Please enter your name here Share on Facebook Tweet on Twitter UF/IFAS in Apopka will temporarily house District staff; saves almost $400,000 TAGSCollegetheconversation.com Previous articleJoin The Apopka Voice team: Sales Associate neededNext articleApopka Burglary Report Denise Connell RELATED ARTICLESMORE FROM AUTHOR Part One – Rating the colleges You have entered an incorrect email address! Please enter your email address here LEAVE A REPLY Cancel reply Editor’s note: Today we begin a new series in which we ask the leaders of our country’s colleges and universities to address some of the most pressing issues in higher education. This series was first published on theconversation.com.The past several years have seen increased calls for colleges and universities to demonstrate their value to students, families, and taxpayers. And the pressure has come from both sides of the political spectrum. Barack Obama, for example, didn’t mince his words when he spoke a few years ago on the University of Michigan campus: “We are putting colleges on notice…you can’t assume that you’ll just jack up tuition every single year. If you can’t stop tuition from going up, then the funding you get from taxpayers each year will go down. We should push colleges to do better.”So how is a would-be student or a tax-paying citizen to decide the value of a given university or degree? There is certainly no shortage of tools that have been developed to help in this regard.The federal College Scorecard, for example, is meant to “help students choose a school that is well-suited to meet their needs, priced affordably, and is consistent with their educational and career goals.” Whether those goals are medicine, teaching, getting a sport business degree, or any other area of interest, the College Scorecard can help.Various magazines put together college rankings. There have been efforts at the state level to show what graduates of a given institution or program can expect to earn. And some colleges and universities are working to provide those data themselves.So we asked our panel of presidents – from the University of Michigan, University of Oregon and The Ohio State University: If you had to devise just one tool or metric to help the general public assess the value of a particular college or degree, what would it be and why?Greater life expectancyMichael Drake, president of The Ohio State UniversityMichael Drake, president of The Ohio State University. The Ohio State UniversityWhen I ask individuals if they want their own children to attend college, the answer is, overwhelmingly, yes. The evidence is clear. College graduates are more likely to be employed and more likely to earn more than those without degrees. Studies also indicate that people with college degrees have higher levels of happiness and engagement, better health and longer lives.Wow.If living a longer, healthier and happier life is a good thing, then, yes, college is worth it.A four-year degree is not necessarily the best path for everyone, of course. Many people find their lives are enhanced by earning a two-year or technical degree. For others, none of these options is a perfect choice. But if there is one data point I want to highlight, it is the correlation between a college education and greater life expectancy. In fact, one study suggests that those who attend college live, on average, seven years longer.Last year was the second year in a row that average life expectancy in the U.S. went down. But greater mortality didn’t affect all Americans equally. Studies point to a growing gap in life expectancy between rich and poor. Higher education may, in other words, be part of the solution to this problem.This is just one of the reasons that so many of our country’s institutions of higher learning are focused on the question of how to make sure more Americans have access to a quality – and affordable – college education.Since December 2016, the American Talent Initiative, a coalition of 100 (and counting) colleges and universities, has been working to educate 50,000 additional lower-income students by 2025. In another initiative, the 11 public universities in the University Innovation Alliance are committed to producing more U.S. graduates and have, over the past three years, increased their number of low-income graduates by 24.7 percent.As educators, we must continue to increase pathways to the American Dream — a journey that includes health, happiness, long life and, very often, a college degree.Social mobilityMichael Schill, president of the University of OregonMichael Schill, president of the University of Oregon. University of Oregon, Author providedWhile it is impossible to devise only one indicator to describe the value of a university, I would suggest that a good place to begin would be the number of first-generation students it admits and the rate at which they graduate.As a first-generation college student myself, I may be somewhat biased, but I believe that our generation will be judged by how well we enhance the opportunities for social mobility among our citizens. And despite some skepticism about the value of higher education on the part of pundits and politicians, it is well-documented that there is no better way for young people to achieve the “American Dream” than by getting a college degree.Note that my metric is really two – first-generation enrollment numbers and graduation rates. The simple fact is that students who go to college and don’t receive a degree may well be in worse shape economically than those who don’t go at all. They will have invested time and money, yet without a diploma will not achieve the economic returns from that investment. Moreover, many are hobbled by student loans without the economic wherewithal to repay them.It is easy for universities, colleges and community colleges to admit large numbers of students from modest backgrounds. That happened in the for-profit sector. However, the graduation rate at for-profit institutions is only 23 percent, compared to the 59 percent rate overall. The hard part is to support students so that they can succeed.First-generation students make up a third of college undergraduates in the United States. They are more likely to be minorities and to come from low-income households, and are far less likely to graduate than their peers who had one or more parent attend college. We can do better.Part of the solution is for more universities to provide more adequate need-based financial assistance, but even that isn’t enough. College can be a confusing experience for first-generation kids, both in terms of learning how to succeed academically and “fitting in” socially. The real value will accrue to students and American society only if we can provide them with appropriate advising and counseling so that they not only get in but persist and flourish.FreedomMark Schlissel, president of the University of MichiganMark S. Schlissel, president of the University of Michigan. University of MichiganTo devise one metric to help the public assess our value, we need to challenge ourselves the same way we challenge students in our classrooms and labs. Let’s first determine the right question to ask. What are our students looking for in life and how can a college degree change the quality and trajectory of their lives?Higher education gives graduates the best opportunity to pursue their ambitions, change careers, define and solve complex problems, and persuade and lead others. College graduates enjoy higher salaries, qualify for further levels of education and are at a lower risk of ending up in jobs that become obsolete. Moreover, they lead richer and fuller lives – happier, healthier, wealthier and longer.Each of these outcomes is a component of the value of a college education, yet none of them alone fairly captures its full value. In considering these metrics together, in the context of our question, I believe that one very important concept emerges.That concept is freedom.Freedom’s link to education has long been a quintessential American value. As the educator and philosopher, John Dewey wrote at the beginning of the 20th century, “We naturally associate democracy, to be sure, with freedom of action, but freedom of action without freed capacity of thought behind it is only chaos.”At its best, higher education gives us the freedom to make decisions based on our values, desires, human talents and willingness to work hard. We are free to choose our own path.Education takes freedom beyond its status as a legal right and elevates it into a lifetime of choices. It’s the trajectory of those lives, changed by the opportunities available through a college education, that I am most interested in measuring.The American public rightfully expects higher education to serve as an enabler of prosperity and equality. I would devise a metric that captures higher education’s greatest potential: to enhance the freedom of an individual graduate in a nation founded on constitutionally guaranteed rights of life, liberty and the pursuit of happiness.Editor’s note: The Ohio State University is a member of the University Innovation Alliance and American Talent Initiative. By Mark S. Schlissel, President, University of Michigan, Michael H. Schill, President, University of Oregon, and Michael V. Drake, President The Ohio State University. Gov. DeSantis says new moment-of-silence law in public schools protects religious freedom Save my name, email, and website in this browser for the next time I comment. Please enter your comment! Florida gas prices jump 12 cents; most expensive since 2014
Did you know that while we humans are 99.9 percent identical at the genome level, it is the 0.1 percent variation that explains many of our individual traits, including our susceptibility to diseases?[i]“Rare” diseaseDid you also know that what is termed “rare disease” is actually not so rare, as modern medical discoveries continue to reveal novel conditions that limit people’s everyday lives and were previously undiagnosed and untreated? According to Rare Disease UK[ii], there are between 6,000 and 8,000 known rare diseases with around five new rare diseases described in medical literature each week. Actually, one in 17 people around the globe will be affected by some form of rare disease, either seriously or in a less serious form. In fact, the carriers of rare diseases globally are easily equivalent to the population of a large country.And, to add to this, there is of course cancer, which comprises a genetic disease category in its own right. Non-medical people, like me, tend to forget that cancer isn’t just one disease – it’s actually hundreds of diseases forming thousands of combinations, each requiring a personalized and adjustable treatment plan.Modern personalized diagnosticsThe good news is that over the past ten years, tremendous biotechnological advances have not only changed the way we diagnose and treat genetic disease (and other more common disorders) but have also created a wealth of biomedical data. This has contributed hugely to our genetic disease knowledge, leading to a self-feeding loop of improved diagnosis and treatment. The key technology – Next Generation Sequencing (NGS) – allows for cheap, fast and accurate acquisition of a person’s whole or partial genome with countless applications, spanning disease diagnosis treatment to lifestyle decisions.Rapid diagnosisGoing back to disease susceptibilities, were you aware that genetic disorders are a leading cause of infant deaths? Unfortunately, diagnosing acutely ill babies is a race against the clock. While standard diagnostic methods are usually too slow to make a difference, an NGS technique called Whole Genome Sequencing (WGS) can meet the critical time window to save lives. As WGS has become more affordable, it is also becoming more broadly available to patients. Today, new-born screening is currently available for about 60 genetic diseases with more to follow. As Dr. Stephen Kingsmore, President and CEO of Rady Children’s Institute for Genomic Medicine said, “Rapid diagnosis of critically ill newborns is no longer an academic exercise; it’s a reality for critically ill new-borns.”In addition to new-born disease screening, WGS is also used to end the diagnostic odyssey of children and adults, who suffer from unusual genetic disorders and cannot reach a diagnosis through traditional methods.Immune and gene therapyLikewise, immune therapy and gene therapy – the process of treating an acquired disease like cancer either by using the patient’s own immune cells or by modifying their DNA – is also part of the present-day clinical treatment toolkit. This high accuracy, ultra-rapid method allows the simultaneous evaluation of nearly all 5,000 known genetic diseases in a single test, all enabled by guess what? Yes, believe it or not – a high-performing IT technology compute and storage solution!Precision medicineThese are two great examples of what the healthcare industry calls precision medicine – treatments that look at the genetic profile and genetic characteristics of the patient as well as the specific disease that the patient is dealing with. Using this information, doctors are then able to create a personalized treatment plan for each patient that continues to evolve and adapt as required.How we support healthcareAs western healthcare systems creak under the pressure of aging populations with chronic diseases and not enough funding to cope, health care authorities and hospitals are rapidly moving to adopt big game changers, like whole genome sequencing.Globally, we at Dell EMC OEM are working with a number of specialist companies in this field, sharing our expertise on the underlying compute and storage technology involved. For example, one of our partners, HybridStat has developed Geniasis, a DNA analytics platform, powered by Dell EMC architecture, which performs WGS analysis for diagnostic purposes. HybridStat also offers bioinformatics consulting services to life scientists.Deepening understanding and enabling new productsWe also work with organisations like Genomics England, Genomics Scotland, Genomics France and Genomics Wales, who do great work to expand the medical world’s understanding of diseases. For example, at the end of 2018, Genomics England achieved its goal of sequencing 100,000 genomes from around 85,000 people.[iii] This project – the largest national sequencing project of its kind worldwide – is enhancing researchers’ understanding of diseases while also supporting the development of products for earlier detection and treatment. You can read more about our work with Genomics England here.In a separate development, the British Government also announced plans last year to use artificial intelligence to diagnose cancer at earlier stages, which they believe will prevent 22,000 deaths by 2023.[iv]IT technology has enabled progressWhat has driven this revolution? Of course, medical research has made and continues to make huge advances but there’s no doubt that IT technology has been a significant enabler. Up until now, genome scale data management, annotation, interpretation and reporting were expensive and complicated, especially for clinical purposes.Now, thanks to rapid IT technology developments, DNA sequencing has become faster and cheaper with scientists now sequencing an entire genome in 22 minutes, while the process previously took days.[v] However, despite such advanced progress, experts say that the whole genome sequencing process needs to become even more automated if it is to realize its full potential.The rocket fuelHow do we get to this next stage? Of course, it goes without saying that we need scientists and continued investment in medical research. However, researchers also need the right tools like high performance computing and storage. The current estimate is that up to two billion genomes will be sequenced by 2025 and that storing, and processing genome data will reach up to 40 exabytes, exceeding the computing challenges of running YouTube and Twitter.[vi]Advances in IT technology have brought genomics within the reach of mainstream healthcare. Over the long-term, I believe that all these combined developments will transform patient care, leading to faster diagnosis and breakthrough treatments. The idea that technology should be a driver of human progress is central to how we think as a company – it’s all part of our commitment to Dell4Good, where we put our technology and expertise to work to improve lives.What are your views? I would love to hear your comments and questions. Come meet us at HIMSS19, Booth # 3159 in Orlando, Florida, February 11-15. Meet our experts, experience our demos and hear directly from customers discussing their successful technology deployment in Health IT Transformation, Precision Medicine, Connected Health, and Security. To learn more about Dell EMC OEM Solutions, visit: https://www.dellemc.com/en-us/oem/healthcare.htmKeep in touch. Follow us on Twitter @DellEMCOEM, and join our LinkedIn OEM & IoT Solutions Showcase page here.[i] https://www.genome.gov/19016904/faq-about-genetic-and-genomic-science/[ii] https://www.raredisease.org.uk/what-is-a-rare-disease/[iv] https://www.gov.uk/government/news/pm-to-set-out-ambitious-plans-to-transform-outcomes-for-people-with-chronic-diseases[v] https://www.emc.com/collateral/solution-overview/h15368-dell-emc-edico-genome-so.pdf[vi] https://www.nature.com/news/genome-researchers-raise-alarm-over-big-data-1.17912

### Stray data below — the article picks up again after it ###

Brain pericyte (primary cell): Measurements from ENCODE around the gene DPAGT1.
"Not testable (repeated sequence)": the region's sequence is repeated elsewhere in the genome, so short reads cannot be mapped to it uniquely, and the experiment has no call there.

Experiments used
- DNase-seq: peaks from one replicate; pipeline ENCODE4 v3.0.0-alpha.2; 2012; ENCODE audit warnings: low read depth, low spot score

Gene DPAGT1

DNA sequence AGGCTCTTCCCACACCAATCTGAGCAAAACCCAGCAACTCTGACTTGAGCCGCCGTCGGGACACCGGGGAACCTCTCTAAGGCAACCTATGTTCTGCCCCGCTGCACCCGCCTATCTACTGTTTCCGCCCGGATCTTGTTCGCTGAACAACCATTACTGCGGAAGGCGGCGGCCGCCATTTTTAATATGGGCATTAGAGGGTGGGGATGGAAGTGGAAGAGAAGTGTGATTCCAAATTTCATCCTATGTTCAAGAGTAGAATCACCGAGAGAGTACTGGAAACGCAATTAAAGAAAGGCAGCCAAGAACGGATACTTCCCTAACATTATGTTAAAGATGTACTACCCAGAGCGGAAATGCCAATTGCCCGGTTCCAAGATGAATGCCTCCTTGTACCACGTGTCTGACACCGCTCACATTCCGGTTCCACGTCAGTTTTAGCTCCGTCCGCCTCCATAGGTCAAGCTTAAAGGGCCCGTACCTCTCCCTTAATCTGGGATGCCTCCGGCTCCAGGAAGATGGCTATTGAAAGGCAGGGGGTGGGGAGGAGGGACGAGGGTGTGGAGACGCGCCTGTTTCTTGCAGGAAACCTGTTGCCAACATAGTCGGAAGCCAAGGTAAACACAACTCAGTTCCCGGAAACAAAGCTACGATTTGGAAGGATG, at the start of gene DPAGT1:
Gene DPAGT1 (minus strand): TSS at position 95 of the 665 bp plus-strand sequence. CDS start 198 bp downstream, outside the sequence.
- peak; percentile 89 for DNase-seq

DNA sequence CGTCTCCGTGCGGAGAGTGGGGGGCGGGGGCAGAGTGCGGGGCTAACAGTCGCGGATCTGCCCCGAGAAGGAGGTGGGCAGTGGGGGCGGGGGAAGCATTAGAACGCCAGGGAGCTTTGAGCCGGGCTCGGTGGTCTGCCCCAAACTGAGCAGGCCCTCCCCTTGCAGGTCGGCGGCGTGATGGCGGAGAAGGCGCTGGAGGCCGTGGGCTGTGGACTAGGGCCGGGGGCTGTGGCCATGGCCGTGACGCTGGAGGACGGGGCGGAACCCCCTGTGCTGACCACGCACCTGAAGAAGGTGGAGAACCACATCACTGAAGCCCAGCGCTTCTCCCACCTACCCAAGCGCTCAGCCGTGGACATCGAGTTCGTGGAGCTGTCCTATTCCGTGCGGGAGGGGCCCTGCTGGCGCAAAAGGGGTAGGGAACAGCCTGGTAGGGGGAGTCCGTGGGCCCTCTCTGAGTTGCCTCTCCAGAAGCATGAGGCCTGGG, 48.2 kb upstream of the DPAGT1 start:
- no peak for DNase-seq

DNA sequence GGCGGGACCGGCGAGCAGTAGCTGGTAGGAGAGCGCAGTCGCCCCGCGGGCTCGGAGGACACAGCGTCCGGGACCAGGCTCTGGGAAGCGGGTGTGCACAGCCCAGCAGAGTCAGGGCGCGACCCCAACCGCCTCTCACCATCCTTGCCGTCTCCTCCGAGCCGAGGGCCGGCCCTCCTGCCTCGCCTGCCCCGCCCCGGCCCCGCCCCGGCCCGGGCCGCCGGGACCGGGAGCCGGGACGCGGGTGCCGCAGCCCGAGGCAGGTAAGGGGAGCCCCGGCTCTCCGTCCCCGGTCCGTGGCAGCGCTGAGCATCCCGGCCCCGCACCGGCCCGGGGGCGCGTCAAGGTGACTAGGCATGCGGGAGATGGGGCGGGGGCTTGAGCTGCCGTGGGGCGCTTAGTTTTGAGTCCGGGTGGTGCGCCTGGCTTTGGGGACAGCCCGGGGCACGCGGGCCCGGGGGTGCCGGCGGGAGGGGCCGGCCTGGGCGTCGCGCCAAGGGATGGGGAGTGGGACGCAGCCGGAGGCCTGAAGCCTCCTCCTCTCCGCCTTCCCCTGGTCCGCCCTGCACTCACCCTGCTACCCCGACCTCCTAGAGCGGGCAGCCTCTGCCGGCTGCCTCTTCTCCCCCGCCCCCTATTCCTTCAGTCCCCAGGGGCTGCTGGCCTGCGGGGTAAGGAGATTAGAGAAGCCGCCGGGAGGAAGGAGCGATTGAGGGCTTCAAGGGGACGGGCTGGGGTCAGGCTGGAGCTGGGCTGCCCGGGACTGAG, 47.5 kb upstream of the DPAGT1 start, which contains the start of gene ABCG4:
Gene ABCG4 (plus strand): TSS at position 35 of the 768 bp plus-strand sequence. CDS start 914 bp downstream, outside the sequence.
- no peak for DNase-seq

Future direct EU access will depend on whether Brussels deems UK regulation to be “equivalent” to standards in the bloc.Although it is far more limited than current access, without equivalence EU investors would not be able to use financial services in London.“COVID-19 has the potential to disrupt Brexit planning including impacting client readiness, as well as potentially affecting the ability of firms to relocate staff to other jurisdictions,” AFME said in a statement.AFME said ensuring that EU investors can continue using clearing houses in London needed addressing before the end of September to avoid customers having to move derivatives positions elsewhere. Two-way access in stock and derivatives trading was also needed to avoid disruption, AFME said.AFME called for a formal framework for UK and EU regulators to iron out differences that could jeopardise access.“This is particularly important in the context of the fast-evolving legislative agenda in the EU and the UK with a number of significant financial services files being proposed, due to be implemented, or under review in the second half of this year and the first half of 2021,” AFME said.The EU’s chief Brexit negotiator Michel Barnier said last week that financial firms must get ready for big changes in January.“We will only grant equivalences in those areas where it is clearly in the interest of the EU, of our financial stability, our investors and our consumers,” Barnier said.Topics : Britain and the European Union need to make progress on EU financial market access given that the coronavirus crisis will make it even harder to cope with potential disruption if there is no agreement, banking lobby AFME said on Monday.Britain left the EU in January but has full access to the bloc under a transition period that runs until the end of December.London and Brussels blamed each other last week for missing a June 30 deadline for assessments on financial market access from January.